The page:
Human rights abuses in African countries have led hundreds of thousands of migrants to flee to the Mediterranean coast this year, but those who cannot pay to cross can be sold for their organs.
Many people have never heard of the small country of Eritrea in northeast Africa, but living conditions there are some of the worst on the continent. The Eritrean government?s history is one of strife and rebellion, but when the country finally gained sovereignty from Ethiopia in 1993, its citizens lost more independence than they had gained.
Eritrea is now governed by the ?People?s Front for Democracy and Justice,? a one-party system whose human rights violations led Human Rights Watch to consider the country ?among the worst in the world? when it comes to political freedoms. According to the UK website ?Human Rights Concern ? Eritrea,? thousands of Eritreans have been wrongfully jailed for exercising basic rights such as freedom of speech and assembly. These abuses extend to forced labor and sexual servitude, as well as forced military service.
This is just to paint a picture of one of several African continents whose citizens are fleeing to Libya?so that smugglers can carry them to refuge in Europe. Hundreds of thousands of migrants have made their way to the coast of the Mediterranean Sea just this year, and these numbers are only increasing. An April article by Newsweek highlighted this increase, and also how refugees seeking asylum are in danger of becoming victims of the smugglers, and of human trafficking rings.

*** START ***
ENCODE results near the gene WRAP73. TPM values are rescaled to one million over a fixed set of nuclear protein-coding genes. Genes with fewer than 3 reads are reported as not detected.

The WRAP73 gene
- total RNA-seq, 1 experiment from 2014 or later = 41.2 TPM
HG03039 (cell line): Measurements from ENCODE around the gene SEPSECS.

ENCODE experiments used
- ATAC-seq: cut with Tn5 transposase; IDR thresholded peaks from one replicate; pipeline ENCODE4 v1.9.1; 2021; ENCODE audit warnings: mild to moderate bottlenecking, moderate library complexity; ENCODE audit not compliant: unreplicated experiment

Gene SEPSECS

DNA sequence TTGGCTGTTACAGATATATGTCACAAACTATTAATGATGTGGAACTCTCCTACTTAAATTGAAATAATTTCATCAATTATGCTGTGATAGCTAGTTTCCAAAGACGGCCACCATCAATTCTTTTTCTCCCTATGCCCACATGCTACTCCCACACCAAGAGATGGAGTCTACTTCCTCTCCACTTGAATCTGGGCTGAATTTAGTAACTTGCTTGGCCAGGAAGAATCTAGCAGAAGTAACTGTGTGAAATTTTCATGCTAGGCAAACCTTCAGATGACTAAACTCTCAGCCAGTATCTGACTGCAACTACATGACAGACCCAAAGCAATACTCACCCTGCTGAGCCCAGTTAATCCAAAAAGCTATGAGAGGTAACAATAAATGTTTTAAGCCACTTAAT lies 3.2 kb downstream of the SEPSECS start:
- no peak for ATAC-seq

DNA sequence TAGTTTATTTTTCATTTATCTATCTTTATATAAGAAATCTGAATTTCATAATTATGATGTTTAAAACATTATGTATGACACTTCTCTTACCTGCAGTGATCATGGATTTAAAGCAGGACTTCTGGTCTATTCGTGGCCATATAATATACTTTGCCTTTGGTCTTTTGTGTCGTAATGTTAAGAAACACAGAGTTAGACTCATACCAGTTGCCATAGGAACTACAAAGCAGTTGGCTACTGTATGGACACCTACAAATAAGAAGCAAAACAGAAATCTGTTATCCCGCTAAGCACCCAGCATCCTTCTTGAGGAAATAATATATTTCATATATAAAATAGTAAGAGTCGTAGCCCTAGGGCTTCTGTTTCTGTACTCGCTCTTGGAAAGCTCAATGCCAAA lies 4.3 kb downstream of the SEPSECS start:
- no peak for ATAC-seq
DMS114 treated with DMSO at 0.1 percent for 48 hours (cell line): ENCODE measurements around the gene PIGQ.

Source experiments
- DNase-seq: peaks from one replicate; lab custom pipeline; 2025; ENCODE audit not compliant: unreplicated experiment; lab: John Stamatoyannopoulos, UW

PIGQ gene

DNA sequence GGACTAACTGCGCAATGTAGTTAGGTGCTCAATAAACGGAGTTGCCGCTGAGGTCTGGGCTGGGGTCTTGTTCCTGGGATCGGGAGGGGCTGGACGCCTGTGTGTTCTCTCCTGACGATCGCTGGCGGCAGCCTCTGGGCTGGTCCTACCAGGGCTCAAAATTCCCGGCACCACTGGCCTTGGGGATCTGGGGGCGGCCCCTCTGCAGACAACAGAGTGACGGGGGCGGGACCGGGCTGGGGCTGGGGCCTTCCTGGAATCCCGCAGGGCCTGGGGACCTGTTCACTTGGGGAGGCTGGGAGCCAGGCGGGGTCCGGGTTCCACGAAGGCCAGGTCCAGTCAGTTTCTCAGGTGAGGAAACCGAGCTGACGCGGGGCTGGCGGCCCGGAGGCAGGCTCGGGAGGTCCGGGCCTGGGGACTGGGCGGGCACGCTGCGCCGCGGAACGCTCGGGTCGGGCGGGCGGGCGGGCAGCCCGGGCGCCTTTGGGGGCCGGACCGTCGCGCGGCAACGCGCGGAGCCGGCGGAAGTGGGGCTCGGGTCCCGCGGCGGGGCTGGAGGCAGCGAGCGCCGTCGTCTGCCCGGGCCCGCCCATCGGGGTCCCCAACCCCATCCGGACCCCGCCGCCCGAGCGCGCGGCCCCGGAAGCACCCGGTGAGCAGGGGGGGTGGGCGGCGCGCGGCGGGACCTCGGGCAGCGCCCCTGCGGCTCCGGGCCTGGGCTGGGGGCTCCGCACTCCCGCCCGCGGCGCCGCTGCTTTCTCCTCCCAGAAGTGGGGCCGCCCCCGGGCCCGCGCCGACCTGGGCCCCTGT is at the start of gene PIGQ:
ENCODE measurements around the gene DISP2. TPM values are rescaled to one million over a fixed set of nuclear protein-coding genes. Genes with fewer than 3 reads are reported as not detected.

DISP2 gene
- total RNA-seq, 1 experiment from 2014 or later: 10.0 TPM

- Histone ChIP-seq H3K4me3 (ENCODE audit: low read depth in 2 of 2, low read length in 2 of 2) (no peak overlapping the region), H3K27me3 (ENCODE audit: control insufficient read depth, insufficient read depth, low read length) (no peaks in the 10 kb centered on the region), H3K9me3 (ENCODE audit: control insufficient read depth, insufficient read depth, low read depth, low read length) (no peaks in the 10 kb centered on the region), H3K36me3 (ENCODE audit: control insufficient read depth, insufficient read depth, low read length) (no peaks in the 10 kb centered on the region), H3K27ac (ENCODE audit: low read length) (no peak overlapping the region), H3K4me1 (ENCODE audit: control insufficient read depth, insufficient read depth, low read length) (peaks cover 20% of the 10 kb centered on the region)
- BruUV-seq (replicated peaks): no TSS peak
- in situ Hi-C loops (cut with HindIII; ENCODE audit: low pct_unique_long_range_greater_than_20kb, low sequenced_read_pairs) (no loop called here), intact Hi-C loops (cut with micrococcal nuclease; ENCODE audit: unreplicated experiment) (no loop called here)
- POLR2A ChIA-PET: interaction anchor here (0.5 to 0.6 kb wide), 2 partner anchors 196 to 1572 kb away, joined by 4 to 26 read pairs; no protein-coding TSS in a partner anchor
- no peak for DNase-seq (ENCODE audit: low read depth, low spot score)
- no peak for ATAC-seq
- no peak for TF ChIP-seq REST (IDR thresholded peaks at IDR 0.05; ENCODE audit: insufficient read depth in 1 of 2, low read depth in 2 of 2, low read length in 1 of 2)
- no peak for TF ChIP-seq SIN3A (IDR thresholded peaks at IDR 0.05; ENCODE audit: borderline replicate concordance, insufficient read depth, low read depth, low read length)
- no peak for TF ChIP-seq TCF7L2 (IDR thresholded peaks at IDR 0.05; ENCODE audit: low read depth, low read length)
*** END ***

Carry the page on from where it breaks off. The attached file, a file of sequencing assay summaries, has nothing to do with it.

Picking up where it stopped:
However, that April article could not have predicted something like this.
Reportedly, eight out of ten Eritrean families have lost at least one member on the trip to Europe, Nuredin Atta Wehabrebi says. Wehabrebi is an Eritrean himself?and was arrested in Italy two years ago. He came forward with this ghastly and shocking information after being offered witness protection.
Wehabrebi told Italian police that thousands?of people ? from Eritrea, Libya, and other African countries ? who couldn?t pay for the voyage, were killed by (mainly Egyptian) organ traffickers. These people were sold for the equivalent of $15,000 and slaughtered for the sale of their organs.
Most people would pass judgment on men like Wehabrebi for their degree of involvement in these indescribable acts. However, the earlier description of Eritrea shows some of the terrors that men like Wehabrebi are running from, just to survive.
Terrors that, unfortunately, they are met with again, from the hands of those they entrusted to protect them and deliver them to freedom.
The only silver lining is that Wehabrebi?s confession led to the infiltration of a major hub of the trafficking network: unlikely enough, a perfume shop in Rome, Newsweek reports. Police took more than half a million dollars in criminal funds, and 38 suspects have been arrested so far. The suspects are mainly Eritreans and Ethiopians themselves, says The Telegraph.
A statement from human rights activist Elsa Chyrum, which she made about the state of Eritrea in general, applies here too with cutting accuracy:
?This would have been something one would expect from an enemy but never from one?s fellow fighters. This is betrayal on a grand scale?[but our people] will rise when the time for healing wounds arrives. They will not be as cruel as those who broke their promises and betrayed their future.?
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